JR “a Conservative government with a majority to do something about the EU.”

        How are we ever going to get that when only about 100 in the Tory party are real Tories? Also the chance of an overall Tory majority with the current socialist, high tax, pro EU, green crap, PR deception and ratting leadership is only about 12% anyway.

      • Tad Davison
        Posted November 14, 2014 at 12:32 pm | Permalink

        You’ve made me envious Denis. I would have loved to have made that point!

        Tad

      • JoeSoap
        Posted November 14, 2014 at 12:32 pm | Permalink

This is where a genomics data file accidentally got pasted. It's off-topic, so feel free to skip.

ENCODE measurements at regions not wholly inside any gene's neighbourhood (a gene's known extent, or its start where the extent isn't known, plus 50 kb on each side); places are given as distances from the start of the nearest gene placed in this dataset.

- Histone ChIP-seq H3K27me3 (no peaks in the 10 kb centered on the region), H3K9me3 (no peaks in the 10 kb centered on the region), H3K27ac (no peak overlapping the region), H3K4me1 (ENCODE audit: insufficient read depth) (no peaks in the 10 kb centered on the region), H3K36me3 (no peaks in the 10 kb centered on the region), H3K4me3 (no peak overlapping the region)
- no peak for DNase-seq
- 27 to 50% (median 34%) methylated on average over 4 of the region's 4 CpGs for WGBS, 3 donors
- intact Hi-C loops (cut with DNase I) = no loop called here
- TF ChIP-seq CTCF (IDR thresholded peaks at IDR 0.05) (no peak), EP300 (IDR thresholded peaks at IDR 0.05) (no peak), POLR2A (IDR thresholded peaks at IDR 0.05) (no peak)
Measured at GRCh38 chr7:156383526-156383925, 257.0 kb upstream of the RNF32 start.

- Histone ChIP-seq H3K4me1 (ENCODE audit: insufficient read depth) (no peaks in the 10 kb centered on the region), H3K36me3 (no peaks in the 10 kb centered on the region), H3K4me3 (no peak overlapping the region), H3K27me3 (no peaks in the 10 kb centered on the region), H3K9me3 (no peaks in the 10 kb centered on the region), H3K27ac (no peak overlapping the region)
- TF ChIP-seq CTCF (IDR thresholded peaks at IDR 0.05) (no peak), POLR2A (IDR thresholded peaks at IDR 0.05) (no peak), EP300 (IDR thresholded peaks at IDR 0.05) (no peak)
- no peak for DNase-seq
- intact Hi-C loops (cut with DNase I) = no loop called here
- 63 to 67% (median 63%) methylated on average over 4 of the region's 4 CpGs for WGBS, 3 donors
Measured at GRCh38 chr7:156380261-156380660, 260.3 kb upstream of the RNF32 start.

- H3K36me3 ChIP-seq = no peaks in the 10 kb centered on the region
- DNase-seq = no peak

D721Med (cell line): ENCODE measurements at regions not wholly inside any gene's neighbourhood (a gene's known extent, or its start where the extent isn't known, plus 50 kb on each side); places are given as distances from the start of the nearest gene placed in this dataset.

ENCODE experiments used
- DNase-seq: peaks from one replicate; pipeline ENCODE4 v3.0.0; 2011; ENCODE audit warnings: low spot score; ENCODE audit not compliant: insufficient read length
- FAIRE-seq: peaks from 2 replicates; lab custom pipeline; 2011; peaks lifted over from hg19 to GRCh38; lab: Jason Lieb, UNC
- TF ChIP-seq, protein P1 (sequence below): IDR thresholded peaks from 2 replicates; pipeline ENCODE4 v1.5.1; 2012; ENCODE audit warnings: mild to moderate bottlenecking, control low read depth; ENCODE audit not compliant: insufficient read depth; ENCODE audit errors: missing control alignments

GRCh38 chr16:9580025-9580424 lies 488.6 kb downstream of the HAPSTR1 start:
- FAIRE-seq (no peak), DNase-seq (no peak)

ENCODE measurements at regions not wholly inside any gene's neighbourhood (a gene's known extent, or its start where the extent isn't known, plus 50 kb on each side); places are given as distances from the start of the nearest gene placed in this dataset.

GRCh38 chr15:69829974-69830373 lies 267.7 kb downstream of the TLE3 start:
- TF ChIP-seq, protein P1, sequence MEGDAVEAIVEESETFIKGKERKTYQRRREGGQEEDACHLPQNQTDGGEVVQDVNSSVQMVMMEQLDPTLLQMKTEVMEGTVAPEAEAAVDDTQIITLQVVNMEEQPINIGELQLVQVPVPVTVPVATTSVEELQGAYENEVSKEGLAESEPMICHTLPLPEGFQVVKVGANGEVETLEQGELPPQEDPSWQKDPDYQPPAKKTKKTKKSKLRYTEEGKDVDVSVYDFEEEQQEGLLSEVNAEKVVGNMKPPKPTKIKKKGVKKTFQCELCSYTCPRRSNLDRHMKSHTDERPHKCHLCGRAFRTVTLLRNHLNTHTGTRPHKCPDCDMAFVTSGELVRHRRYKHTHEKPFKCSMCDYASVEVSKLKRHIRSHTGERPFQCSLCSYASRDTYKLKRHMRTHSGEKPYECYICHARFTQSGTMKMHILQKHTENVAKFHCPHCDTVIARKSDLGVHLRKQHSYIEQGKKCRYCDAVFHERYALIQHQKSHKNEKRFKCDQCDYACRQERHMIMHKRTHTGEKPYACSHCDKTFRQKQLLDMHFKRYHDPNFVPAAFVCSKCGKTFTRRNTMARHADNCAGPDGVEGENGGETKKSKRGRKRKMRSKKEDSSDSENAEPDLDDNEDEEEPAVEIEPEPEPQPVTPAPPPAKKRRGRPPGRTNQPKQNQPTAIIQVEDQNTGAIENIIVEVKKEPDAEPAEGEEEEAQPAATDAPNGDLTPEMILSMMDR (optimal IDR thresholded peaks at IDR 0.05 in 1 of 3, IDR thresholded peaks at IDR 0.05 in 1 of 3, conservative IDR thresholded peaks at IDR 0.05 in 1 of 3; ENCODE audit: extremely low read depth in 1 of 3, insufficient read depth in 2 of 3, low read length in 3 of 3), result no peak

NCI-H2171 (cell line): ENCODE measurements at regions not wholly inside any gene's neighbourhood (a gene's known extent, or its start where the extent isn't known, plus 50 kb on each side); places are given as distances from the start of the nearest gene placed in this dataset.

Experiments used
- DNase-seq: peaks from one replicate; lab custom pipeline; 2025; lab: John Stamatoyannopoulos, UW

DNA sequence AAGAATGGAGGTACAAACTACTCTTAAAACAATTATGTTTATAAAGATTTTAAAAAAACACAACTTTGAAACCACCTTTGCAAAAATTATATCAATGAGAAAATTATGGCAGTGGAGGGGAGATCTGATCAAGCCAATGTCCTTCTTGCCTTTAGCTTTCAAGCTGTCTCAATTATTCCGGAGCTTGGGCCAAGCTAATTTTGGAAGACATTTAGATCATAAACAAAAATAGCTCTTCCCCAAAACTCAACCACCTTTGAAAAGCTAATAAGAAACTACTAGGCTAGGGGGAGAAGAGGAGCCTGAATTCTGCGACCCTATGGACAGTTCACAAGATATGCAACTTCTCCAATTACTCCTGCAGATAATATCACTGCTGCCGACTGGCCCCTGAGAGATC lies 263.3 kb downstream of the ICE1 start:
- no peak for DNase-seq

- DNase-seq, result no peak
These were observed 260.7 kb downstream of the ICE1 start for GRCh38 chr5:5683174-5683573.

Reply to reply
        You have to ask yourself why you don’t have a Conservative government. It is because even in 2010 you lost votes on the basis of your leaders’ duplicitousness. You relied on the “soothsaying powers” of Major, Clarke and Co. then and you still do. The problem has since become far far worse for the Conservative party.
        The Major speech was classic Major “look, I’m in a hole which I just dug and it is filling up with water.. if you don’t provide me with some Wellington boots I might drown…”

        • Lifelogic
          Posted November 14, 2014 at 7:32 pm | Permalink

          Exactly right Cameron through the last election with his ratting and green crap modernising and Clegg on TV. We need Norman Tebbit to be cloned very quickly.

      • Denis Cooper
        Posted November 15, 2014 at 10:22 am | Permalink